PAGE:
One of the jazziest pieces of the entire album is the succeeding piece that recall some of the “Sun Bear Concerts” sublime moments. Here the guitar work is foremost but the doubled drum hits create and almost triumphant march beneath the cool and quirky guitar.
Jarrett follows this with a return to soul in a Donny Hathaway sense. There is a bit of a country swing to the guitar with the funky rhythmic undercurrent. Country over soul brings “Valdez in the Country” to mind.
The eighth and ninth tracks are tribal rhythms with meditative guitar lines. The ninth track starts with raga imagery alongside the steady shaker and tabla lines. A delightfully punctuating guitar brings the attention to the melodic meditation.
Track Ten closes the first disc beautifully in its sweet chord changes and ascending melody. It is a piece born of imagination and illumination. Probably my favorite piece from the whole project.
The second disc further explores the rhythmic tapestries woven by Jarrett. The first track is another study in vocalizations underscoring the Native American rhythms. Atop it all is a guitar movement that recollects The Doors, of all sources! One begins to understand that perhaps every music ever heard by Jarrett is being channeled on the album and he surrenders to that impulse splendidly.
There is a certain inevitability to the second track in its pacing and tone. It is captivating and inspiring. A dual melody between bass and guitar develops that occasionally interweave then separate again.
Rhythmic considerations take over the third and fourth tracks with a bluesy guitar developing in the former piece. While the drumming carries that piece, the guitar and bass are extraordinary and present a nearly progressive jazz front in their structure and execution.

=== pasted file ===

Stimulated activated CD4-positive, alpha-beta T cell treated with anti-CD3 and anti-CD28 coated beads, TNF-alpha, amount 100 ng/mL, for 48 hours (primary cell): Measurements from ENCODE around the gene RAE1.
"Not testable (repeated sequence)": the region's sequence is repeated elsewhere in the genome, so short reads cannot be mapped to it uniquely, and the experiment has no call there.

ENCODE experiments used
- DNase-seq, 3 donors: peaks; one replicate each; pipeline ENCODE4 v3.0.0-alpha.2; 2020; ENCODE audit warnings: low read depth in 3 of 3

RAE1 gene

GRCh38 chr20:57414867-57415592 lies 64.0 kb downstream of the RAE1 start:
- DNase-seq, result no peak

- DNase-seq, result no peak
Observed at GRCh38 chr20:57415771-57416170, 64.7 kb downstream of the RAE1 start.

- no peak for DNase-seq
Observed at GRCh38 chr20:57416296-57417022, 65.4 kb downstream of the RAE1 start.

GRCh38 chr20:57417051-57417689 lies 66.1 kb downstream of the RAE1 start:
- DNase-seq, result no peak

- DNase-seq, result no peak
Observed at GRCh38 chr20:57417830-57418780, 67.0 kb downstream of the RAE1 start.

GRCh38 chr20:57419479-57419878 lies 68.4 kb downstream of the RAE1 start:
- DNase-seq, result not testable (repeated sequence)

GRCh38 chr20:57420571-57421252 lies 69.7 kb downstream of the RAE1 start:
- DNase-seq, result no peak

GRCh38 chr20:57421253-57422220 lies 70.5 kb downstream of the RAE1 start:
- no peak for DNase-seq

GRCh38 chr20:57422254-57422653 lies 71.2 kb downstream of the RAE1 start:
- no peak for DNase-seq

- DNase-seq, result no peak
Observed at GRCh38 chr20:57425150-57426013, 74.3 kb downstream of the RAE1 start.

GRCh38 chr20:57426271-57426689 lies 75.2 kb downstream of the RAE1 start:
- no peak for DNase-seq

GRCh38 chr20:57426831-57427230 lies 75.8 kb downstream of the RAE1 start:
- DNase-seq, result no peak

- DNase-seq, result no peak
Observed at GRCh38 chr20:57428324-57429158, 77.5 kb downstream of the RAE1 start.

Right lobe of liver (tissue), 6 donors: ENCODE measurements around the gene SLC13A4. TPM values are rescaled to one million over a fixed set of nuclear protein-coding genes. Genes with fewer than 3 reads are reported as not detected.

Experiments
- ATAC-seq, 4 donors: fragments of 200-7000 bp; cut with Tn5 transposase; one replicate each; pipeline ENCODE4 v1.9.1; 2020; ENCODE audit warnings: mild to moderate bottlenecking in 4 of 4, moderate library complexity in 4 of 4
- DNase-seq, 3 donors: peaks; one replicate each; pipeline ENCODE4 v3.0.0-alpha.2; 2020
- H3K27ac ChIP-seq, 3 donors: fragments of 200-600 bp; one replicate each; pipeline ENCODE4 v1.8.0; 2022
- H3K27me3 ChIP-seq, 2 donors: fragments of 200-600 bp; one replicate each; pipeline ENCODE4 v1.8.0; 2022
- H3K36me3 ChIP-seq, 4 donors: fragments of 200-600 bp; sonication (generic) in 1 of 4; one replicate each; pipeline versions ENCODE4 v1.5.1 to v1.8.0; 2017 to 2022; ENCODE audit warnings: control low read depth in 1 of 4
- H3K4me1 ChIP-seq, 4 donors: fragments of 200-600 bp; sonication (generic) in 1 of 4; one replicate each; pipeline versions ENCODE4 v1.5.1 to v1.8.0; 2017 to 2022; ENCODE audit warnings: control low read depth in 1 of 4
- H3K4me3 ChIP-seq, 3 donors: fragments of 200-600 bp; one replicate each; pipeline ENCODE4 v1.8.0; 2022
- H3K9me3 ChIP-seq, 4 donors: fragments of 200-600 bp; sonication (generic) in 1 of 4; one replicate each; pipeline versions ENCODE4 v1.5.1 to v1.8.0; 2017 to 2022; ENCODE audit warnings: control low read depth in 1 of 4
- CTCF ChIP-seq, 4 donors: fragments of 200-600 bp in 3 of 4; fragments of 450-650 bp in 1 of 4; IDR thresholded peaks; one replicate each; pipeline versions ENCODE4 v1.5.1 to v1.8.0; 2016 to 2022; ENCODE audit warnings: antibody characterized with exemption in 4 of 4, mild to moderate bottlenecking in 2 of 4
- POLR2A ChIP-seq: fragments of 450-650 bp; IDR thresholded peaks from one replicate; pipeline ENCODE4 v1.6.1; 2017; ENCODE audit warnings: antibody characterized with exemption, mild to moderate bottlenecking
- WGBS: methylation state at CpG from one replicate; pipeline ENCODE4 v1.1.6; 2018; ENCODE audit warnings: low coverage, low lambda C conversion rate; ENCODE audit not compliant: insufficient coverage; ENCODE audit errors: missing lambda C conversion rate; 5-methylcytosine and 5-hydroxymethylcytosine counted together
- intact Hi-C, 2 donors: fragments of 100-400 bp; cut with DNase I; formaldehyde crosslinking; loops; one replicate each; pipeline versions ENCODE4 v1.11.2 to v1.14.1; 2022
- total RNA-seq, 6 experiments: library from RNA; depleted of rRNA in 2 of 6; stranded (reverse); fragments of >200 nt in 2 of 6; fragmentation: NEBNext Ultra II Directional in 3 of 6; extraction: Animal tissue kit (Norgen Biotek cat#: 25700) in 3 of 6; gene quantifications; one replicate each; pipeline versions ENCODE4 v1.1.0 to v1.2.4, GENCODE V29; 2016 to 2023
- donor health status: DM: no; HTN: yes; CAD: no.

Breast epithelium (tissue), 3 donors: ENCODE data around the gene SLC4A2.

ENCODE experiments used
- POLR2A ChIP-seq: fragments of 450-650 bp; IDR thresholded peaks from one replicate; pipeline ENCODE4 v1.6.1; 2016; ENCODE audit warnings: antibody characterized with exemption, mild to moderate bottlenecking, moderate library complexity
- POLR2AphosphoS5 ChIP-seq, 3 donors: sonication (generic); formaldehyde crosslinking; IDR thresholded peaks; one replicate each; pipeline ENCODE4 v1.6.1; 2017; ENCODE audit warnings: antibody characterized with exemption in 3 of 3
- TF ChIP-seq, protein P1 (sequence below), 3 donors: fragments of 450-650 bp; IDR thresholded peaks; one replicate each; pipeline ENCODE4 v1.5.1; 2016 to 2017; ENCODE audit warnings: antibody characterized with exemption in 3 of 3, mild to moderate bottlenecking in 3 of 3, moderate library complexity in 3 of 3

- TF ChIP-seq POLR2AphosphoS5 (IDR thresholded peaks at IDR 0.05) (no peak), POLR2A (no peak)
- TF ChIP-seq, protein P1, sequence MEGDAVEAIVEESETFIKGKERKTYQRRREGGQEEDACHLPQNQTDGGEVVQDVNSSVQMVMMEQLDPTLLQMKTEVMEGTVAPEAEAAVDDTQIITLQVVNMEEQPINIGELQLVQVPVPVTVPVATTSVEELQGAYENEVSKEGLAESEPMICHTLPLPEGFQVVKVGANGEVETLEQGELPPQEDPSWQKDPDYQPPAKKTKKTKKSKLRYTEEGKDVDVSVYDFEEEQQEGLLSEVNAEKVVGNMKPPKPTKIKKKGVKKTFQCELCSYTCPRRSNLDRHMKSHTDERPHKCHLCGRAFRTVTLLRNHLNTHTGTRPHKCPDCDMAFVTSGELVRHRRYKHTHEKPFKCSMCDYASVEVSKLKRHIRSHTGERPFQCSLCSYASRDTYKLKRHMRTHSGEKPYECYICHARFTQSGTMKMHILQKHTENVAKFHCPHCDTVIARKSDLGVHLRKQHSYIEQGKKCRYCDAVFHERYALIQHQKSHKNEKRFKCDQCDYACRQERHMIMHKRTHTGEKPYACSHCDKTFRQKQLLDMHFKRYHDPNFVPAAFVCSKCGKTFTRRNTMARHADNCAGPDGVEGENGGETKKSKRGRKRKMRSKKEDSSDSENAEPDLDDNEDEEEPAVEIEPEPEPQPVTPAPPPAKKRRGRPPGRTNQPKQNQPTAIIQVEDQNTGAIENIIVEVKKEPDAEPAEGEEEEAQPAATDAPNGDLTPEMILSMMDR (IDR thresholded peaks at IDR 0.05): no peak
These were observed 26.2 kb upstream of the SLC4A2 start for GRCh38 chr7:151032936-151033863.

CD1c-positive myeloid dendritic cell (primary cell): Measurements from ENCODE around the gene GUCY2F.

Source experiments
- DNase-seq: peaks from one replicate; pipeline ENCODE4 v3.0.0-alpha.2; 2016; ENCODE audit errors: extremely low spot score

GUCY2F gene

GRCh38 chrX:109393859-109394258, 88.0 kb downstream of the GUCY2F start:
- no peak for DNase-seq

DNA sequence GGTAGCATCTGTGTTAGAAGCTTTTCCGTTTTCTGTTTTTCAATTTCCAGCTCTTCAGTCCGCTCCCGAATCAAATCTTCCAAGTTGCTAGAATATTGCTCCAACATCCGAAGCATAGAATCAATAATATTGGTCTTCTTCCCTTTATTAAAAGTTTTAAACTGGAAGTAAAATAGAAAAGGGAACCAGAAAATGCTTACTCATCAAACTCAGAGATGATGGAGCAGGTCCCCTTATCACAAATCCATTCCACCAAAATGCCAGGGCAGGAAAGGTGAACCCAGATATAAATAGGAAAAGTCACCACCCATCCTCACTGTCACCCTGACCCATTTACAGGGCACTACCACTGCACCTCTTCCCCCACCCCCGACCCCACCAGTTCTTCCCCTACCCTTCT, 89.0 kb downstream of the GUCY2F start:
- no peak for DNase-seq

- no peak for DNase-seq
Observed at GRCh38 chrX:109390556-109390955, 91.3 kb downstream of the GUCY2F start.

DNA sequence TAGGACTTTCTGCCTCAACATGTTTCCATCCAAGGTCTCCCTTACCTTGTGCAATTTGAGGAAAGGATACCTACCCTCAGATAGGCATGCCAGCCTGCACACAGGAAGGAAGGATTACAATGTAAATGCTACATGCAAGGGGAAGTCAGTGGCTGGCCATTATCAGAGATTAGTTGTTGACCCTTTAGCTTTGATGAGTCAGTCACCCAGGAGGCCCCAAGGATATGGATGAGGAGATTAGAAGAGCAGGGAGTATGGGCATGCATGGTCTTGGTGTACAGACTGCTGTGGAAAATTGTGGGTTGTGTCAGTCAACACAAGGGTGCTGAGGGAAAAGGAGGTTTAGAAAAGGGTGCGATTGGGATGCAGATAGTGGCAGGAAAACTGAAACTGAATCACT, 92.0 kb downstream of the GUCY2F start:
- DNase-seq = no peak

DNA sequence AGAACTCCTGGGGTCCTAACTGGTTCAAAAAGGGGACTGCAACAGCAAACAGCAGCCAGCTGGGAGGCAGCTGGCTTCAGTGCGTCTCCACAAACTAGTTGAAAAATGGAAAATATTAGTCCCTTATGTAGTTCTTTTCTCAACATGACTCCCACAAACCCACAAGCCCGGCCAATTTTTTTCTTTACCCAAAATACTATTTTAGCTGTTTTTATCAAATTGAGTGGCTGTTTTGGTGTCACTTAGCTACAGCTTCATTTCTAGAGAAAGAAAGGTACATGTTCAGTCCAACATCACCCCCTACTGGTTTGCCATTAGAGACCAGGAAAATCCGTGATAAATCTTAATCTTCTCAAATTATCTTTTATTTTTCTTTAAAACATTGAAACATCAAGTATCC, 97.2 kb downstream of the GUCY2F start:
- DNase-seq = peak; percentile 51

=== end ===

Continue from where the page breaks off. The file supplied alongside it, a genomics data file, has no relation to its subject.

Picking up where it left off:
The latter of the two tracks features cymbal dominance in the percussion and is a very intriguing approach which allows for the surprise late in the piece as it transitions from avant-garde to a rhythm and blues groove.
A sweet melody over strident drums is the hallmark of the fifth track. At this point, one begins to wonder if the album was going to start getting repetitive but those fears are allayed by the fascinating reminiscence in the piece.
The sixth track opens with a hot intra-jam between Jarrett and Jarrett. It recalls the opening jam of Transatlantic’s “Suite: Charlotte Pike.” If anything, the tracks get progressively more interesting and more spellbinding.
Tracks 7 and 8 sound as though they might be two movements of the same suite. One flows easily into the next and are both built on similar rhythmic patterns with the former piece featuring overdubbed vocalizations, giving it a tribal chant atmosphere.
The penultimate piece carries an accelerating sense that is a great set-up for the final track of the CD and album which contains aboriginal droning vocalizations from Jarrett. The underscoring percussion fashions a solid base for the guitar work.
The whole album is a work of rhythm and melodic rhyme. It springs from a love of instruments that require no intermediary--such as the hammers of a piano--to generate the sound. In a very visceral way, Jarrett has shortened the distance between the composing heart and the expectant ear.